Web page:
REPRINTED FROM CHICAGONOW.COM/drive-he-said
(NOTE: This review has been UPDATED with CORRECTIONS since original publication.)
Last year, Ford re-designed its 35 year strong top-selling F-150 half-ton pick-up truck around an aluminum body. Apparently, the mostly [Chevrolet] “Bow Tie Fans” who heckled “Isn’t that what soda pop cans are made of?” have never flown on aluminum skinned airplanes.
“Drive…He Said” set out to ascertain whether the 2016 Ford F-150 continues to earn the “Built Ford Tough” reputation.
Ford’s revolutionary [for light truck] fabrication employs especially rigid castings, more numerous laser welds and aerospace strength bonding. The achieved result is a body which feels darn solid and quiver free. For extra strength where it counts, F-150′s boxed-in frame carries over in steel.
SQUARE IS SQUARE DOES:
Three-Bar Ranch: Next to the outgoing model, the 2016 Ford F-150 SuperCrew Lariat 4×4 boasts at least 20 different visual cues. The addition of a 3rd horizontal grille bar signals an increase in rank from a corporal to sergeant. LED The Way in the tapered head- and tail-light housings. Man Handle: Liftgate release can nearly fit a boxing glove and is positioned at top-most edge.
POP in the CAN:
Ford’s F-150 Lariat is propelled by an “Ecoboost” 3.5L DOHC 24V direct-injected, twin-turbocharged, gas V-6 coupled to a Selectshift 6-speed auto gearbox. An electronic shift-on-the-fly 2-speed transfer case splits torque to open front & rear differentials, featuring electronic viscous locking in the rear.
– F-150 Lariat’s “big” turbocharged V-6 is normally subdued. Once prodded exuberantly it releases a rapturous roar. There’s enough torque to readily set-off the stability control off the line. The only weak-link is a 6-speed gearbox which occasionally gets caught snoozing in times of urgent downshift need.
– Ignore the Bad-Mouthing of “Real World” turbocharger efficiency gains: F-150 Lariat 3.5L turbo V-6 = 17 combined mpg = 13% > Ram 1500 5.7L Hemi V-8 = 15 combined mpg
LEAVE THE FIELD for the ROAD :
PHYSICS LESSON: most of the sprung mass of higher ground clearance vehicles is way up. The sprung mass wants to move away from the ground.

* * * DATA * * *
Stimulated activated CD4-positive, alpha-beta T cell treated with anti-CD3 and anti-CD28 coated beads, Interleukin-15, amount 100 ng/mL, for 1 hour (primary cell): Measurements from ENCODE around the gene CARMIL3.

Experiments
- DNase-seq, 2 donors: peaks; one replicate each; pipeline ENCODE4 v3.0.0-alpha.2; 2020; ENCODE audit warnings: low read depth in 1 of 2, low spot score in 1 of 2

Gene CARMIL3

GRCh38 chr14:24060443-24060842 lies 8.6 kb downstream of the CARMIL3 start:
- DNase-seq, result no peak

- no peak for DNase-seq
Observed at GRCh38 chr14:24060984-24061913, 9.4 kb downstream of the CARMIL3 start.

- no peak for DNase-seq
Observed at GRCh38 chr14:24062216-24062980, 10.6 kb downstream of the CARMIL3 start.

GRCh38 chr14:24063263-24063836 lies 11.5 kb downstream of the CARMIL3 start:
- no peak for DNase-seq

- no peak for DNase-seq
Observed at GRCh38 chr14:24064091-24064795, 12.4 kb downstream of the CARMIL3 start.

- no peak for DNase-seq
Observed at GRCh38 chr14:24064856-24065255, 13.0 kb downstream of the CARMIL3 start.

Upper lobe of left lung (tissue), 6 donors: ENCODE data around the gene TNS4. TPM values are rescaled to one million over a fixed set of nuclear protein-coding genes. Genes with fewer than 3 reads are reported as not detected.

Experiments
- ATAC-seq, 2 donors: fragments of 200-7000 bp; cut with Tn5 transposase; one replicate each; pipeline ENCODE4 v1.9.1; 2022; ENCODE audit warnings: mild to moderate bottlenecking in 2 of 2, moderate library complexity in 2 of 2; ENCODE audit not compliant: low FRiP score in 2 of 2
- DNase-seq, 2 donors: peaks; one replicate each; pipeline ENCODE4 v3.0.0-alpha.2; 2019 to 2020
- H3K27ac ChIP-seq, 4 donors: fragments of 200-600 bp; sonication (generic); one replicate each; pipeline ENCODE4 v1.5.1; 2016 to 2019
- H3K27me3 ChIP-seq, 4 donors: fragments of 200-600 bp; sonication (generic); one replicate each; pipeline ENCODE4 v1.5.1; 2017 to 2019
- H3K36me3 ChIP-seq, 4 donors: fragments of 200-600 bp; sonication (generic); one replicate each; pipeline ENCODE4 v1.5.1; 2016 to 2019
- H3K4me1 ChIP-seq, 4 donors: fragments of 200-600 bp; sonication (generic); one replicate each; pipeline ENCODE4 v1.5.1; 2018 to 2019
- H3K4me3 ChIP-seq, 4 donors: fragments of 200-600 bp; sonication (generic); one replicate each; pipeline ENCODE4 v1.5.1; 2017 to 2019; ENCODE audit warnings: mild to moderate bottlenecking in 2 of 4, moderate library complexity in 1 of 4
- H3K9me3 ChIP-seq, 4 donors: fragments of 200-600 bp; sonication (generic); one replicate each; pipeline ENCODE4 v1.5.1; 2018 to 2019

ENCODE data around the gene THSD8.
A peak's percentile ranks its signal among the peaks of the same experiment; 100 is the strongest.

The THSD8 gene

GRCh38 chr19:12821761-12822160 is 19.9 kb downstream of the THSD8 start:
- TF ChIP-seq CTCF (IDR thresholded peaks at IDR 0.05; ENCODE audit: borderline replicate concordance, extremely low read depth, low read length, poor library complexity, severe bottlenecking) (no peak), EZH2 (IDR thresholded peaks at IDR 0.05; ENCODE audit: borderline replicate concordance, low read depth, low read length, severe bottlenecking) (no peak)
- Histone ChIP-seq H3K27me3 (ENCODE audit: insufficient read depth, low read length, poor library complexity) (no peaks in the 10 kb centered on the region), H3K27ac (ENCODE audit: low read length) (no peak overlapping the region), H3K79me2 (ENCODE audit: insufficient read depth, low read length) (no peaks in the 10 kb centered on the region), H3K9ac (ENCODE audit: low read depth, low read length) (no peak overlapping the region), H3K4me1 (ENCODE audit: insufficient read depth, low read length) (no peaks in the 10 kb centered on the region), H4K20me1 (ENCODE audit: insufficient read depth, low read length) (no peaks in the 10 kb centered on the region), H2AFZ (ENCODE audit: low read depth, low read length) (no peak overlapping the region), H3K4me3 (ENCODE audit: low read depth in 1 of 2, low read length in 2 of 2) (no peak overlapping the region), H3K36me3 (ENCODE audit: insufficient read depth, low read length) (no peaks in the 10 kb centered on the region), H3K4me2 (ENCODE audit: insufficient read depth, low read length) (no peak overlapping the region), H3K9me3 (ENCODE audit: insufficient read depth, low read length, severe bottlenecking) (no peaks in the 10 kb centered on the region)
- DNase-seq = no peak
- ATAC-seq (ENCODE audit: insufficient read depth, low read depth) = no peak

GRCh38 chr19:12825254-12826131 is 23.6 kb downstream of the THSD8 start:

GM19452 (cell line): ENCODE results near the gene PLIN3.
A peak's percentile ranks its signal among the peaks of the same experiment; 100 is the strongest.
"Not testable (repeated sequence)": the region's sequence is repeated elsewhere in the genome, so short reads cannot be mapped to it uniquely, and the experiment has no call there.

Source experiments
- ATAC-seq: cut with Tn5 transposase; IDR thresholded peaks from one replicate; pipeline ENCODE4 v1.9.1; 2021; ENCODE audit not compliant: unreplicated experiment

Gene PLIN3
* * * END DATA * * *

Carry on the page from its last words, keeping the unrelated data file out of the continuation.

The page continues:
ENGINEERING SOLUTION: Cut the weight of the body by nearly 700 lbs. with aircraft strength aluminum alloy, effectively lowering the center of gravity. Add stiffer bushings, higher spring rate, faster rebound damping Off-Road packages. Like the Ford F150’s FX4 setup.
– Unlike other half-ton pickups, the F-150 manages a good amount of neutrality into bends, avoiding severe understeer on a higher-speed sweepers. True, more road impacts are felt than preferred. Yet, faster steering input response and quicker compressing rear end damping bring incredible confidence to such a large conveyance. F-150 single piston calipers clamp with authority all around, while dive is restrained.
DRIVING ASSISTANCE REPLETE: F-150 can be spec’d with 360° Surround View, Park Assist, Rear Cross Traffic Warning, Forward Collision Warning, Blind Spot Warning, Lane Keep Assist and self-steering Trailer Backing Assist. In our hands LKA had difficulty self-correcting steering on anything other than the straightest roads in daylight.
TUG & HAUL:
Were the light-weight 3.5L V6 Ecoboosted Ford F-150 SuperCrew 4×4 short box fitted with a 3.55:1 rear axle, the Blue Oval would have trumped a Chevy Silverado 1500 5.3L V-8 or Ram 1500 5.7L V-8 with a 11,500 pound trailer pull. Alas, with but a 3.31:1 final drive, the tested F-150 was rated to tow 10,700 pounds, 100 lbs shy of the V8 Silverado with the 3:42:1 rear locker.